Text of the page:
South Korea moves to resolve WWII dispute with Japan that troubles tech supply chains
Nations edge closer to an acceptable settlement on reparations for forced labor
Japan and South Korea have edged closer to a resolution of a dispute that has its roots in World War II, and their efforts may also improve tech supply chains.
The dispute centers on Japan's occupation of the then-united Korean peninsula from 1910 to 1945. During World War II, Japan used Koreans for forced labor – including sexual slavery. South Korea has since sought reparations.
But no agreement has ever been reached.
In the absence of a settlement between the two countries, South Korea's Supreme Court ruled in 2018 that Mitsubishi Heavy Industries should pay reparations to Koreans whom it enslaved, or to their descendants.
The company made no payments and Japan protested the decision by removing South Korea from the list of nations it affords preferential access to some exports. That decision was aimed at supplies essential for the manufacture of semiconductors and displays – commodities that South Korean companies excel at producing.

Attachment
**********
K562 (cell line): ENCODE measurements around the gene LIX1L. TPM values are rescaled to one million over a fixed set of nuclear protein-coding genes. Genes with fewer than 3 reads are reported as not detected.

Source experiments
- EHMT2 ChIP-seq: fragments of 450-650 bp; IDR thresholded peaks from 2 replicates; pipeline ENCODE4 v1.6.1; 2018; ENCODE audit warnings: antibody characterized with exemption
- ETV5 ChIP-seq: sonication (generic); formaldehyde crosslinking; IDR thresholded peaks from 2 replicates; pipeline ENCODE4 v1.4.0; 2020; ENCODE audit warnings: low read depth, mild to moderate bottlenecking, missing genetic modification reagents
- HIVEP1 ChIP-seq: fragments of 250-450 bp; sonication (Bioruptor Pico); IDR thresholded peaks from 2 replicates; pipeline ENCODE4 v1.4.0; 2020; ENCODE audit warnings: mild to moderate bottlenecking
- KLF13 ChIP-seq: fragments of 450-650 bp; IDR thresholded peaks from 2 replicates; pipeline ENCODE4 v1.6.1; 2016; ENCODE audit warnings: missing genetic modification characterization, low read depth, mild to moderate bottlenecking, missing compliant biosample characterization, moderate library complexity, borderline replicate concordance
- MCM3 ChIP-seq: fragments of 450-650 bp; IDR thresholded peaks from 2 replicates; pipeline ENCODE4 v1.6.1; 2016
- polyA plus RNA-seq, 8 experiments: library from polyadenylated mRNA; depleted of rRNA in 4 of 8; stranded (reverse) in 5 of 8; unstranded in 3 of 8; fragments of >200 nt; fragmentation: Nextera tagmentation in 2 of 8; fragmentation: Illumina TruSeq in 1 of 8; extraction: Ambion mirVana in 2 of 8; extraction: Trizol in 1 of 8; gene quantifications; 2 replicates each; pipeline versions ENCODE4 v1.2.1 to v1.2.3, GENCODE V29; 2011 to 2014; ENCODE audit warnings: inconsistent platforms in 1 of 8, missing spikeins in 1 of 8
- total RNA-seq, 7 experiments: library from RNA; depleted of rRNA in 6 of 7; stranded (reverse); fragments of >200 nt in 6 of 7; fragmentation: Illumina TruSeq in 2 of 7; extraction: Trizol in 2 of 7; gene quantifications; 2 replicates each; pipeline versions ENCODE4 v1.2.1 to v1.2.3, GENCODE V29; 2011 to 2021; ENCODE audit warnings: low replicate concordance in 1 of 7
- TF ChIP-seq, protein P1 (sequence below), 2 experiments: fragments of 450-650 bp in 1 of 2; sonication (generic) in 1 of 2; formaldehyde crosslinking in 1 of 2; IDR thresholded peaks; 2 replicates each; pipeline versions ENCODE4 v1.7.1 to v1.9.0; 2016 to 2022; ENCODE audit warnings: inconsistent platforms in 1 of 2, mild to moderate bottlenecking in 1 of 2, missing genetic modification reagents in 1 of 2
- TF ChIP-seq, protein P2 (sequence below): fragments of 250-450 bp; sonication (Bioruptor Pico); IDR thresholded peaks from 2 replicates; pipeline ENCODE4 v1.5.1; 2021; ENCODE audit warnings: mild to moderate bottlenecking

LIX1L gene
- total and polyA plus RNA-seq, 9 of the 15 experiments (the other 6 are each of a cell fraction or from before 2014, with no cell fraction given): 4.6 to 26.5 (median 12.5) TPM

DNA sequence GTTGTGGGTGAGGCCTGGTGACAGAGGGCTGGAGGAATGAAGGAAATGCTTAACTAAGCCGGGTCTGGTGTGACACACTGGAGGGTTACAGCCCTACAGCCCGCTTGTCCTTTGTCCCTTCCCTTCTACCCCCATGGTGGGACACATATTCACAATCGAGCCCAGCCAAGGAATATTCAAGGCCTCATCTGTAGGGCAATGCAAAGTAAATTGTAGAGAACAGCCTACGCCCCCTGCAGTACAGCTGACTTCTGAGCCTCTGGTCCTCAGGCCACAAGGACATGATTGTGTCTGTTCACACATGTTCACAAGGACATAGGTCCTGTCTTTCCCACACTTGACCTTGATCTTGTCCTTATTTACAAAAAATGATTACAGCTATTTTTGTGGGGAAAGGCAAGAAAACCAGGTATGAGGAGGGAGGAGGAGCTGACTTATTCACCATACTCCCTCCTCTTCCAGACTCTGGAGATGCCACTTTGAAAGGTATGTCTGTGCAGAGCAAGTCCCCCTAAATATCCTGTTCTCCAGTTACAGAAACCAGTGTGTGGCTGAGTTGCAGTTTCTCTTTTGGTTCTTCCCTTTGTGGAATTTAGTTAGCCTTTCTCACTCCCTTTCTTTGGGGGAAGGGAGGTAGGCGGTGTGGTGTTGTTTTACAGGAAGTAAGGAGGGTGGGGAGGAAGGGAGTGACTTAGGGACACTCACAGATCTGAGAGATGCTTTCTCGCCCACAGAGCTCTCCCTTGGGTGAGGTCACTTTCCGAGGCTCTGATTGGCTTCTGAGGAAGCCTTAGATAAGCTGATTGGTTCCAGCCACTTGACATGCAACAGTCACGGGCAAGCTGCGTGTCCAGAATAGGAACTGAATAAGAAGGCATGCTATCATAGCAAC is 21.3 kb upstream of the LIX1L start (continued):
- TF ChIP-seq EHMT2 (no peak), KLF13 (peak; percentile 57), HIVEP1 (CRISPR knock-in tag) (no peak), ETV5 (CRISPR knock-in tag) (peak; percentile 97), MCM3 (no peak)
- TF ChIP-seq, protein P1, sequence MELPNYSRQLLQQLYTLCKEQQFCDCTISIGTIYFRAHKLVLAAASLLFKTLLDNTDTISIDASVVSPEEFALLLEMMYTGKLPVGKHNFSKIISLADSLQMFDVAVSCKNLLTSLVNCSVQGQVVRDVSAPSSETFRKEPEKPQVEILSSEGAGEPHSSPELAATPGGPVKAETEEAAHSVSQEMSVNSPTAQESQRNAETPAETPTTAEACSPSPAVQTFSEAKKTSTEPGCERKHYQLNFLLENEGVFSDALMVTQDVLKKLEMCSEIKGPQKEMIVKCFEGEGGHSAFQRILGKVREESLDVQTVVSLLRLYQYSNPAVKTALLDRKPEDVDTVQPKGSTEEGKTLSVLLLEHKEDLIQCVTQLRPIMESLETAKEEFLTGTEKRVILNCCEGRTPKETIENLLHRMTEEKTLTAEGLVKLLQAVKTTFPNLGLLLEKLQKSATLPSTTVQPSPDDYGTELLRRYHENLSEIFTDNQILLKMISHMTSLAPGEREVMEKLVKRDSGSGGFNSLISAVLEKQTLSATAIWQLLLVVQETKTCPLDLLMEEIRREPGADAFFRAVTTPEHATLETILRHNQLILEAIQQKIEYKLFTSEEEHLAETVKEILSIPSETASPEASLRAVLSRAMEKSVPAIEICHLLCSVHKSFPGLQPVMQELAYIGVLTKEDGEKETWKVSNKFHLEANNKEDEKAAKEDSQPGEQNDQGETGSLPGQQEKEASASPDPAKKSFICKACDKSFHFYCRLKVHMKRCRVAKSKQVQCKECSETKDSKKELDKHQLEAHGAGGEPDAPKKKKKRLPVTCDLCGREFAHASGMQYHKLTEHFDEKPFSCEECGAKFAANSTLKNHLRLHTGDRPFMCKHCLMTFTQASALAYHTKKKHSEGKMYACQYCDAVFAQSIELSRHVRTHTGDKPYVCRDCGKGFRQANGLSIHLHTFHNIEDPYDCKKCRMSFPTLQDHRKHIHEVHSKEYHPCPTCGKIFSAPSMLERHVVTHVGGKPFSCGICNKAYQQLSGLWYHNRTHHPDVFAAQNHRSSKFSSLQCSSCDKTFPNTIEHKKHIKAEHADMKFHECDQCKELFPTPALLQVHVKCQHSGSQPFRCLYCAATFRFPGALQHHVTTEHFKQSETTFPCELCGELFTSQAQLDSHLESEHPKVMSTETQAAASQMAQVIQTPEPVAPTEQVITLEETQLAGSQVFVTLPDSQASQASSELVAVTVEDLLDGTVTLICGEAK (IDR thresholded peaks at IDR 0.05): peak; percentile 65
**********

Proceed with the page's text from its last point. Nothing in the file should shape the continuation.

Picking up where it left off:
South Korea commenced action in the World Trade Organization (WTO) in response but – as often happens in that forum – years passed without a resolution.
Tech supply chains have been strained since 2019. And the strain in Japan/South Korea relations has remained – and irked allies.
Monday's news that South Korea proposed a fund to pay reparations, thereby removing a source of tension with Japan, therefore went down so well that US president Joe Biden made a statement hailing it as "a groundbreaking new chapter of cooperation and partnership between two of the United States' closest allies."
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Korean media, meanwhile, report that the rapprochement will be accompanied by renewed activity at the WTO, and that any talks will likely take place in a more convivial atmosphere.
If that makes for slightly easier trade relations – and more efficient supply chains – Japanese and Korean industry alike will welcome the change.
However that outcome is far from certain. Protests against the proposed reparations fund have already taken place in South Korea, as some feel the plan means Japanese corporations won't have to atone for their past misdeeds. ®